Kam­menos says he’ll quit pol­i­tics if he doesn’t make it into par­lia­ment

Financial Mirror (Cyprus) - - FRONT PAGE -

In­de­pen­dent Greeks (ANEL) leader Panos Kam­menos said that he will not pur­sue a fur­ther ca­reer in pol­i­tics if his party does not achieve the 3% thresh­old needed to make it into par­lia­ment in Sun­day’s gen­eral elec­tions.

“If the men and women of Greece don’t want me in par­lia­ment, I will not en­ter par­lia­ment. I will re­tire from pol­i­tics if we [In­de­pen­dent Greeks] do not make it into par­lia­ment,” Kam­menos told An­tenna TV on Tues­day morn­ing.

Kam­menos, whose party was the ju­nior part­ner in the pre­vi­ous coali­tion gov­ern­ment with SYRIZA, said that public opin­ion polls show­ing the party at be­low 3%, “are prob­a­bly try­ing to in­flu­ence public opin­ion.”

He ruled out work­ing with SYRIZA again if it were to team up with so­cial­ist PA­SOK, say­ing that “I will not sit on the same gov­ern­ment as [Evan­ge­los] Venize­los,” in ref­er­ence to the for­mer deputy prime min­is­ter and fi­nance chief.

The head of the na­tion­al­ist party added that he would be open to co­op­er­a­tion with cen­tre-right To Po­tami, “if it clar­i­fies its po­si­tion on na­tional is­sues.”

Mean­while, SYRIZA and the New Democ­racy con­ser­va­tives have been stuck in the same place in opin­ion polls for sev­eral weeks - vir­tu­ally neck and neck and well short of par­lia­men­tary ma­jor­ity.

Their re­spec­tive per­sonal rat­ings have also stag­nated slightly be­low 45%.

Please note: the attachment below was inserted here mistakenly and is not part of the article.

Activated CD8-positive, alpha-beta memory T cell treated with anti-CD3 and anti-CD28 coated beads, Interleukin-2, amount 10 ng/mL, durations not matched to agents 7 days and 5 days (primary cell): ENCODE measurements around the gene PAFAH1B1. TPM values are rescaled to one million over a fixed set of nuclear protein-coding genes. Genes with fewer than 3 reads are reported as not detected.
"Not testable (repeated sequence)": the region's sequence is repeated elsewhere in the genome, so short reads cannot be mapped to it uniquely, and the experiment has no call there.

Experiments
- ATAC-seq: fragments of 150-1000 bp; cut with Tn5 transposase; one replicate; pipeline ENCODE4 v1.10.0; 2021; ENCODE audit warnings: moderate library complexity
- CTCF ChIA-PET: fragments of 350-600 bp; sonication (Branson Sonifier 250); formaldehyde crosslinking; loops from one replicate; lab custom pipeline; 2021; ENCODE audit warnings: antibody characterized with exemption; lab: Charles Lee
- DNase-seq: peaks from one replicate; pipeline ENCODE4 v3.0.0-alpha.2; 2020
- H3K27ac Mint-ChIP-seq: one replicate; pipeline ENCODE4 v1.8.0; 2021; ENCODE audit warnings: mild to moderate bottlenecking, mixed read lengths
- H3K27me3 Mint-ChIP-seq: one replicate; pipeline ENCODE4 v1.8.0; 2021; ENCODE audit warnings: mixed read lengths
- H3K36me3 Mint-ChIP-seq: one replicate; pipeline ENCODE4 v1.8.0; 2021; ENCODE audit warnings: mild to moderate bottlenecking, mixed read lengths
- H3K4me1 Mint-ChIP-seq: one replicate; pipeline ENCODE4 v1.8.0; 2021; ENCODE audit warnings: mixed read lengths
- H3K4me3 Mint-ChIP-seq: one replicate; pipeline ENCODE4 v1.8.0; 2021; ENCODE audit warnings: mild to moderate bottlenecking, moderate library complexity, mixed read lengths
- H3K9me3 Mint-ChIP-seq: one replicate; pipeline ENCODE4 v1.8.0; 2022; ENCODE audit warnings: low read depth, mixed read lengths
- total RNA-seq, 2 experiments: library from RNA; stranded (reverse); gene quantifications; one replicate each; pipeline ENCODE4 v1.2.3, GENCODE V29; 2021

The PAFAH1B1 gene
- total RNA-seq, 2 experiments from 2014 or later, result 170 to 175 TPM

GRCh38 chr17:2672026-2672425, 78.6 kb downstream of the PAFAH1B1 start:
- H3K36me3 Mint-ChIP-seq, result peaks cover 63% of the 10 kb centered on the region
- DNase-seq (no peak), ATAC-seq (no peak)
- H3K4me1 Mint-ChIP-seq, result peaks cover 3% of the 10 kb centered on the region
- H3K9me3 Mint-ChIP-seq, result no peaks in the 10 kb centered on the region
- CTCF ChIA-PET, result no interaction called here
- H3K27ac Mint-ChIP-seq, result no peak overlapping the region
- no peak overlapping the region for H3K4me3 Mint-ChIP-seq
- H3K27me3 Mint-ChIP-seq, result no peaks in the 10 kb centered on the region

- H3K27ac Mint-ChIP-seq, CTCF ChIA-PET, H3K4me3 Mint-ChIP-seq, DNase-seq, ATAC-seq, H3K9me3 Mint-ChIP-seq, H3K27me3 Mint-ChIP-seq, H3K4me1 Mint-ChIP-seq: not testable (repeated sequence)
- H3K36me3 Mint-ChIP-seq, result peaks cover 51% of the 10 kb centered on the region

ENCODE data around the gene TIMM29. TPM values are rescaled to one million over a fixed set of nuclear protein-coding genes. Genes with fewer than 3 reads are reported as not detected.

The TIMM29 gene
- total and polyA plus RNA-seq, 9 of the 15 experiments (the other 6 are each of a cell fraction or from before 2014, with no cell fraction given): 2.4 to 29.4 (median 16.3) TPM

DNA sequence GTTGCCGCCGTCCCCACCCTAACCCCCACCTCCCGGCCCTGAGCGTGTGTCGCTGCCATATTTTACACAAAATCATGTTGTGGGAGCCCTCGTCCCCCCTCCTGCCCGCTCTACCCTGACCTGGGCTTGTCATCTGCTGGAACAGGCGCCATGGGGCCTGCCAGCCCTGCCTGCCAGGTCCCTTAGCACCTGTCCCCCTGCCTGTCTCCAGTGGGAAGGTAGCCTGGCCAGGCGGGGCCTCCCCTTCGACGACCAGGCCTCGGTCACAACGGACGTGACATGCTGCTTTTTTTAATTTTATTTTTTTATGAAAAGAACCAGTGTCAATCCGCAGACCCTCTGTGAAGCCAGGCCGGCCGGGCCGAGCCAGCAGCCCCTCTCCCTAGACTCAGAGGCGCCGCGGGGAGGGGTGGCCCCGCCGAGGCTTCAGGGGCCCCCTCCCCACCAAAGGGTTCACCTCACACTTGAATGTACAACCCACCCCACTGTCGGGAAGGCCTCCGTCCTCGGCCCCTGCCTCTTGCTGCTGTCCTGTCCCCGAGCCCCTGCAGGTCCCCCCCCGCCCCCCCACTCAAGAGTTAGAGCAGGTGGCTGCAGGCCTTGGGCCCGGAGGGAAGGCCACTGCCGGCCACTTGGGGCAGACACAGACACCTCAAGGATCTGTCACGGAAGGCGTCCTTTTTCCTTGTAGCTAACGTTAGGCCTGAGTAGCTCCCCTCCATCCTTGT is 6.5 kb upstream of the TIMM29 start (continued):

Both Alexis Tsipras and Vangelis Meimarakis have so far given loyal vot­ers pop­u­lar­ity around or lit­tle rea­son to switch al­le­giance, hav­ing de­voted much of their cam­paigns to trad­ing ac­cu­sa­tions over the coun­try’s ail­ing econ­omy, in­sti­tu­tion­alised cor­rup­tion and re­sponses to the refugee cri­sis.

But vot­ers yet to de­cide which party to back or in­tend­ing to ab­stain al­to­gether - up to a fifth of the elec­torate ac­cord­ing to some polls - of­fer a clearer tar­get.

Voted into of­fice in Jan­uary on an an­ti­aus­ter­ity plat­form, Tsipras forced Sun­day’s elec­tion by re­sign­ing in Au­gust, try­ing to quell a re­bel­lion in his party and win a stronger man­date to im­ple­ment aus­ter­ity mea­sures un­der a EUR 86 bln bailout he ini­tially op­posed.

Nei­ther he nor Meimarakis im­pressed com­men­ta­tors dur­ing a seven-party tele­vised de­bate last Wed­nes­day that many dis­missed as a damp squib.

Both men have said they are anx­ious to avoid a sec­ond round of elec­tions, though the for­mer prime min­is­ter in­sists SYRIZA will have enough sup­port to gov­ern with­out New Democ­racy, while Meimarakis has re­peat­edly talked up the pos­si­bil­ity of a grand coali­tion.

Such an al­liance “would go against na­ture”, Tsipras told state ERT broad­caster on Sun­day.

Chances of him win­ning Sun­day’s out­right look slim.

The few polls this month that have taken ac­count of un­de­cided vot­ers’ pref­er­ences have also been un­able to split the two par­ties, putting both on around 31% - well short of the 36.3% that took SYRIZA into of­fice in late Jan­uary.

But Tsipras’ in­sis­tence on re­ject­ing a grand al­liance could still prove decisive, poll­sters say, cit­ing ev­i­dence from week­end sur­veys that this drove a small swing in SYRIZA’s favour, with Meimarakis’ fo­cus on a coali­tion mak­ing him ap­pear weak.

Meimarakis re­cov­ered his poise dur­ing a news con­fer­ence on Sun­day.

“If he main­tains that stance, he may re­verse the trend that we saw in polls over the week­end,” a poll­ster said.

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